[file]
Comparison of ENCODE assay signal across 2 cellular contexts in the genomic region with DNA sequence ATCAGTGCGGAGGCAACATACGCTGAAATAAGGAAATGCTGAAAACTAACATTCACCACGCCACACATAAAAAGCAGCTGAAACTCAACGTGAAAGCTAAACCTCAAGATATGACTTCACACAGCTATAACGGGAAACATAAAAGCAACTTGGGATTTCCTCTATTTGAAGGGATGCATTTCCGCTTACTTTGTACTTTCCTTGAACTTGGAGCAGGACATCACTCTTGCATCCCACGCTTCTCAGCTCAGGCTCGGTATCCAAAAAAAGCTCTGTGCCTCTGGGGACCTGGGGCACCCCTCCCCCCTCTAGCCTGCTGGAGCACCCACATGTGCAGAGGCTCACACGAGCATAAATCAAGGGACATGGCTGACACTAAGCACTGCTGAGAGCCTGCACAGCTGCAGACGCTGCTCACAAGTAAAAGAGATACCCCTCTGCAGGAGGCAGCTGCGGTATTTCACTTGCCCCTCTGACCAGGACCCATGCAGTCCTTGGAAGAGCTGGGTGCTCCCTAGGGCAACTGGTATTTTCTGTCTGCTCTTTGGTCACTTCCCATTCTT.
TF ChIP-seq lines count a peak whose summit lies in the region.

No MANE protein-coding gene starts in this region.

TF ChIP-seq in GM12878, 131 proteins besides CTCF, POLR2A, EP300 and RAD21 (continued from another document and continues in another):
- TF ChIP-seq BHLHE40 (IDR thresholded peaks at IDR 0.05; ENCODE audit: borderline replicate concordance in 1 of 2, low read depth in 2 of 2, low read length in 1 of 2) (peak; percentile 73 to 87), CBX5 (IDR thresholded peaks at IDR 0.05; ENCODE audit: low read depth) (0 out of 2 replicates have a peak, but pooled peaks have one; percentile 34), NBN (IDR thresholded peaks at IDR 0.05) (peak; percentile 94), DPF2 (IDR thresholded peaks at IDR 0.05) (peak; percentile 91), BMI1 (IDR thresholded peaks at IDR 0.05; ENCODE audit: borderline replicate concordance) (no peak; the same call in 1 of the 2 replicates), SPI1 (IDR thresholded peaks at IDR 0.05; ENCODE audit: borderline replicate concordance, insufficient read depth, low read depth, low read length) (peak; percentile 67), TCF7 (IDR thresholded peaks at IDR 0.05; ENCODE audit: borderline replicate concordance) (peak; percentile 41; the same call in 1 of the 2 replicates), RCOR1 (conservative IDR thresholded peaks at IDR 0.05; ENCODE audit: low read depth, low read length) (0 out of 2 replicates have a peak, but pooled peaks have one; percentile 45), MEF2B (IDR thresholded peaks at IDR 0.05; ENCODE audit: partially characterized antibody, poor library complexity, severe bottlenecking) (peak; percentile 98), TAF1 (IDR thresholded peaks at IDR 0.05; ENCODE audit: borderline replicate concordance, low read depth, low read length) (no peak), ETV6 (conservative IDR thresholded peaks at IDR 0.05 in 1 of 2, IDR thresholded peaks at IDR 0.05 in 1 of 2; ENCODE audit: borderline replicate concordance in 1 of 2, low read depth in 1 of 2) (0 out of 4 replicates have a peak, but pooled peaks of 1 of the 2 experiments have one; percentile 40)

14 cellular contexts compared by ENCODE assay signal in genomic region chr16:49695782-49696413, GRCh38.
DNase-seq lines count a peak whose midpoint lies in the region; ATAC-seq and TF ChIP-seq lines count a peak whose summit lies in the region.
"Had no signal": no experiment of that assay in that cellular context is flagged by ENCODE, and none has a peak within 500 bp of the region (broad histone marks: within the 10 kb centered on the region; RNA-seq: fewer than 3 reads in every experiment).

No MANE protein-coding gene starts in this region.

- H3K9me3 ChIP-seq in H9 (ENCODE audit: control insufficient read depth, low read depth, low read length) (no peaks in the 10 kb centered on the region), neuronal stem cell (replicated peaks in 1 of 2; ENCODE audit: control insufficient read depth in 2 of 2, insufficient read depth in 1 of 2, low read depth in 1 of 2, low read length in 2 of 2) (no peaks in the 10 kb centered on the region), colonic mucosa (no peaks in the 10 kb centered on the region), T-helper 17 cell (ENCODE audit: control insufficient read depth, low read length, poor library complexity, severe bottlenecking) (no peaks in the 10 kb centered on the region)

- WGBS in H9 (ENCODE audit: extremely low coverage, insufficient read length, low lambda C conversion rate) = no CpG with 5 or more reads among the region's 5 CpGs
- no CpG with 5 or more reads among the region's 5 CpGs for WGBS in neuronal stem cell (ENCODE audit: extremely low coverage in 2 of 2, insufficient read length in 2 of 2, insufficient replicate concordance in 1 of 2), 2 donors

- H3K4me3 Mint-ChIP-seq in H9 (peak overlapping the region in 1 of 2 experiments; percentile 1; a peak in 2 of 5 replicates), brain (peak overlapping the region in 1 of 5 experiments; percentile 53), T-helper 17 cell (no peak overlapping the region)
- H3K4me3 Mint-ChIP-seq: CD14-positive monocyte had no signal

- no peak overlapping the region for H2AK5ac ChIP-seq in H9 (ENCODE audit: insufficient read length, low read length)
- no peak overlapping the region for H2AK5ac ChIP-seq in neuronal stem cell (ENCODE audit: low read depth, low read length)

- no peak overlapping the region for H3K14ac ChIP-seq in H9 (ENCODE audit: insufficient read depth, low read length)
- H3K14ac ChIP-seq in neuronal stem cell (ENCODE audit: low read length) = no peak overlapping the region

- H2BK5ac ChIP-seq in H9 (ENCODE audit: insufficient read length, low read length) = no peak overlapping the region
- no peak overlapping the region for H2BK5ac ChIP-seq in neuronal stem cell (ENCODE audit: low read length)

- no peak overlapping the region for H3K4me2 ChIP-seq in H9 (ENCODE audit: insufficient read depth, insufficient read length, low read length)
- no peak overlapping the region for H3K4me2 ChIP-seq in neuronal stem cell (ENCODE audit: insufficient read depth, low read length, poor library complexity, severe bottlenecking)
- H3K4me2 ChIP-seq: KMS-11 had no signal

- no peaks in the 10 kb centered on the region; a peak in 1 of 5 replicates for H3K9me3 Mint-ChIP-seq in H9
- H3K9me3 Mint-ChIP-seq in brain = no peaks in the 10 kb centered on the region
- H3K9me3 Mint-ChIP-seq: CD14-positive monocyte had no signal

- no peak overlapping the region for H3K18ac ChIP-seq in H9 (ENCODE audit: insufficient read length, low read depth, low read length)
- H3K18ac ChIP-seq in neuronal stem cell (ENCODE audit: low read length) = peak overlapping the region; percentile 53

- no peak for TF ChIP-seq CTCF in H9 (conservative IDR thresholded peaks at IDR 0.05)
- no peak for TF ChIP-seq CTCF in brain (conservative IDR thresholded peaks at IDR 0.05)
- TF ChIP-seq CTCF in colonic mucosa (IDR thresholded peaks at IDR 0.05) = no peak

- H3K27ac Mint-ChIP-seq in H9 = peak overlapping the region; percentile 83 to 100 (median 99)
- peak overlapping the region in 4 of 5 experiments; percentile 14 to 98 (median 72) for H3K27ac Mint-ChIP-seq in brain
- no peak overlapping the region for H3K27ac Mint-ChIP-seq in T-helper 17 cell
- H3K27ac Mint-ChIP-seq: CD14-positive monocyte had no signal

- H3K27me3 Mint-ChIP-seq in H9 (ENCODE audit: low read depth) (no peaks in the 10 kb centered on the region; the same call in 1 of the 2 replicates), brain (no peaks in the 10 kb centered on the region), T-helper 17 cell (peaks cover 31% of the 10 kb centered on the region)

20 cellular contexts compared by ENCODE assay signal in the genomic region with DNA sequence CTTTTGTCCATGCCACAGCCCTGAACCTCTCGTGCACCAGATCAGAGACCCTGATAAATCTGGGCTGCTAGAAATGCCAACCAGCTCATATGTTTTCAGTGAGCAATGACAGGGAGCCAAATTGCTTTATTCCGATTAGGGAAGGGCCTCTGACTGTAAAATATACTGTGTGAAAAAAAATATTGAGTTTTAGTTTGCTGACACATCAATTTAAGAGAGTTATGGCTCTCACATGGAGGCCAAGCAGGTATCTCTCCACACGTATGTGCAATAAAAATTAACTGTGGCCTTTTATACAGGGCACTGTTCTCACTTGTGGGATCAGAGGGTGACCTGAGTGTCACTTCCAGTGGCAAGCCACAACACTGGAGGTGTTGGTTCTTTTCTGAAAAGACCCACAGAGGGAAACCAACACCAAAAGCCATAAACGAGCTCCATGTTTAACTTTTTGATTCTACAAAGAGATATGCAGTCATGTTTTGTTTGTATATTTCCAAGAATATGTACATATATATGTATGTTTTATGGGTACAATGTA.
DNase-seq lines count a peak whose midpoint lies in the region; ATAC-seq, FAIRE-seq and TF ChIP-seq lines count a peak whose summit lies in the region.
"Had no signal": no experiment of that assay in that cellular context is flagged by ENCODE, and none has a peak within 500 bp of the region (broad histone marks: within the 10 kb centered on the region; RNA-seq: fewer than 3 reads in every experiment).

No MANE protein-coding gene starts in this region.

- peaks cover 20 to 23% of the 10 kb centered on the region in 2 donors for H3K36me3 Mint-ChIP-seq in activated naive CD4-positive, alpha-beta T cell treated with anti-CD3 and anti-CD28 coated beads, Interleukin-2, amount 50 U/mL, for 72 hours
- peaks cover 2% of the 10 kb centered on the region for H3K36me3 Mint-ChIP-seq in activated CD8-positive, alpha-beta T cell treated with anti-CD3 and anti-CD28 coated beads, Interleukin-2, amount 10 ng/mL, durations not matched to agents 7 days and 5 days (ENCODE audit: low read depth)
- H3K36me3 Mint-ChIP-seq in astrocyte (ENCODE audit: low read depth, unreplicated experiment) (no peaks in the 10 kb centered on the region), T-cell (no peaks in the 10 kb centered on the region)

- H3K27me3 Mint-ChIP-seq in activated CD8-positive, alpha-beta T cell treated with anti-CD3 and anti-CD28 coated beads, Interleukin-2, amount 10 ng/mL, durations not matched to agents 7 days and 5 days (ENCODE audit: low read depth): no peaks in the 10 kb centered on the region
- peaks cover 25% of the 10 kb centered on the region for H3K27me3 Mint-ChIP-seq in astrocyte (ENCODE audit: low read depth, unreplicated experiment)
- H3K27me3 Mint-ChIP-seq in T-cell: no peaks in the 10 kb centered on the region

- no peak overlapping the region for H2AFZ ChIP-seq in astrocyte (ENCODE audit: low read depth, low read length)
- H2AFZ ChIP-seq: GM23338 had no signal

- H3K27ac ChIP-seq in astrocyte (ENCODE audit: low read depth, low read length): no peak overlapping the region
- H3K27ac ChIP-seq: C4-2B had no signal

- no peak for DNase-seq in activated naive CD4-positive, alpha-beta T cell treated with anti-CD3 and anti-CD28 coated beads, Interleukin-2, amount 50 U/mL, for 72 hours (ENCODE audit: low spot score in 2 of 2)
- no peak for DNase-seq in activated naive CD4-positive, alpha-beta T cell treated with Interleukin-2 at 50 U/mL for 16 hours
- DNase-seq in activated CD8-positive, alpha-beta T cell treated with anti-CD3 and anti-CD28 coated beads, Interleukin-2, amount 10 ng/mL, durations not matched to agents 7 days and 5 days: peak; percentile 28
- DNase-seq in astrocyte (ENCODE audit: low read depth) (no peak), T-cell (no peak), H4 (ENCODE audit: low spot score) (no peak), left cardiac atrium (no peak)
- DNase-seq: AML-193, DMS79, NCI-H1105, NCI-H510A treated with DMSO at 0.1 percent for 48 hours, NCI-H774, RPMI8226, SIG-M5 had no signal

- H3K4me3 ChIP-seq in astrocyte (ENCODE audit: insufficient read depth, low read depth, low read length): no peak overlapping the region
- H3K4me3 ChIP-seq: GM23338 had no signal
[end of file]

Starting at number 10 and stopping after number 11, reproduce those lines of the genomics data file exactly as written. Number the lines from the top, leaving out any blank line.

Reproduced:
- H3K9me3 ChIP-seq in H9 (ENCODE audit: control insufficient read depth, low read depth, low read length) (no peaks in the 10 kb centered on the region), neuronal stem cell (replicated peaks in 1 of 2; ENCODE audit: control insufficient read depth in 2 of 2, insufficient read depth in 1 of 2, low read depth in 1 of 2, low read length in 2 of 2) (no peaks in the 10 kb centered on the region), colonic mucosa (no peaks in the 10 kb centered on the region), T-helper 17 cell (ENCODE audit: control insufficient read depth, low read length, poor library complexity, severe bottlenecking) (no peaks in the 10 kb centered on the region)

- WGBS in H9 (ENCODE audit: extremely low coverage, insufficient read length, low lambda C conversion rate) = no CpG with 5 or more reads among the region's 5 CpGs